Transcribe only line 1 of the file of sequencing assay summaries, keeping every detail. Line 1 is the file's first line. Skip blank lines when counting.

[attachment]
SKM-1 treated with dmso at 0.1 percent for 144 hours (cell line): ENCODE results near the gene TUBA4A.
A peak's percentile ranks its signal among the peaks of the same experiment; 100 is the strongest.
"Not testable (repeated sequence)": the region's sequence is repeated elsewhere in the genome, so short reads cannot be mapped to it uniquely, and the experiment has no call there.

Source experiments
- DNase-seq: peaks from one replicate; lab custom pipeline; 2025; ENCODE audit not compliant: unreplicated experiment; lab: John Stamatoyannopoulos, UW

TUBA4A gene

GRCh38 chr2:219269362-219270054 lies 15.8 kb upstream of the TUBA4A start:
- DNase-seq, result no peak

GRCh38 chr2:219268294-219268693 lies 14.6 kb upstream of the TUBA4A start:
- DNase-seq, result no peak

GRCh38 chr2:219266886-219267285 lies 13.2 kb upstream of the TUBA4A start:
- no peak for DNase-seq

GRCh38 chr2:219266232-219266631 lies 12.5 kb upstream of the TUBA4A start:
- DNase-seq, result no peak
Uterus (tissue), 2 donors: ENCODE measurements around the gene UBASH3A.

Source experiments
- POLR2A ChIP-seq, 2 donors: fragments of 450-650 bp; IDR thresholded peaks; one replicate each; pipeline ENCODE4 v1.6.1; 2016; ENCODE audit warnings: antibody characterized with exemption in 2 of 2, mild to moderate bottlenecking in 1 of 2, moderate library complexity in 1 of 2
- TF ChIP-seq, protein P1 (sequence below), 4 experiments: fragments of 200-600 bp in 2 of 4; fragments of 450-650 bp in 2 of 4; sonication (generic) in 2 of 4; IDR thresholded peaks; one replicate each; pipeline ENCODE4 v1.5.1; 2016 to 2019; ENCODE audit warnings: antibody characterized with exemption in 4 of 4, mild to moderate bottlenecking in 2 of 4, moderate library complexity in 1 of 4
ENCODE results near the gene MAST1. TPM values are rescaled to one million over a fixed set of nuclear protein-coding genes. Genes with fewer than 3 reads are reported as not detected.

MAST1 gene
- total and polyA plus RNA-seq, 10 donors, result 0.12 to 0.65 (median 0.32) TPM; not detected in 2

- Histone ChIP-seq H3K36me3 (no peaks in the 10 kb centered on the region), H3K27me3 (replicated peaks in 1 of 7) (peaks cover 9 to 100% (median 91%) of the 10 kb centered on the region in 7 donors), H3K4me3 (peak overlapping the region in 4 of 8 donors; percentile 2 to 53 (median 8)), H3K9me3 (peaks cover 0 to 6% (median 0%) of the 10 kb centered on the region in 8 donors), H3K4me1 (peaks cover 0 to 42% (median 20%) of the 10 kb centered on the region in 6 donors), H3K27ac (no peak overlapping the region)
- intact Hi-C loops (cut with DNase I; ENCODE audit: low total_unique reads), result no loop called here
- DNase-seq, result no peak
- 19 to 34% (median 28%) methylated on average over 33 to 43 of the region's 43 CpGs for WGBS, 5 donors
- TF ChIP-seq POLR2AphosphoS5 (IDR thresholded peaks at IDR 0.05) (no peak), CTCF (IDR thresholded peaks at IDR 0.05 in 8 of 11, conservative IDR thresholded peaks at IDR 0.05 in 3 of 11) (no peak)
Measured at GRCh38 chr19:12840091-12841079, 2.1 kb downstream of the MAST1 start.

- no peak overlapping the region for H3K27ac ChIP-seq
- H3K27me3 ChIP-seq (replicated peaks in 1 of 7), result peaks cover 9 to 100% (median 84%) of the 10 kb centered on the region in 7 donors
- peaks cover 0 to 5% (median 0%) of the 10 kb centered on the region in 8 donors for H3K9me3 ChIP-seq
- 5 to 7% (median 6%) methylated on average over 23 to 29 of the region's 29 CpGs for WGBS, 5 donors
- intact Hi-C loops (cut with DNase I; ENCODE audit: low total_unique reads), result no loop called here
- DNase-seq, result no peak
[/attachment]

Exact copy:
SKM-1 treated with dmso at 0.1 percent for 144 hours (cell line): ENCODE results near the gene TUBA4A.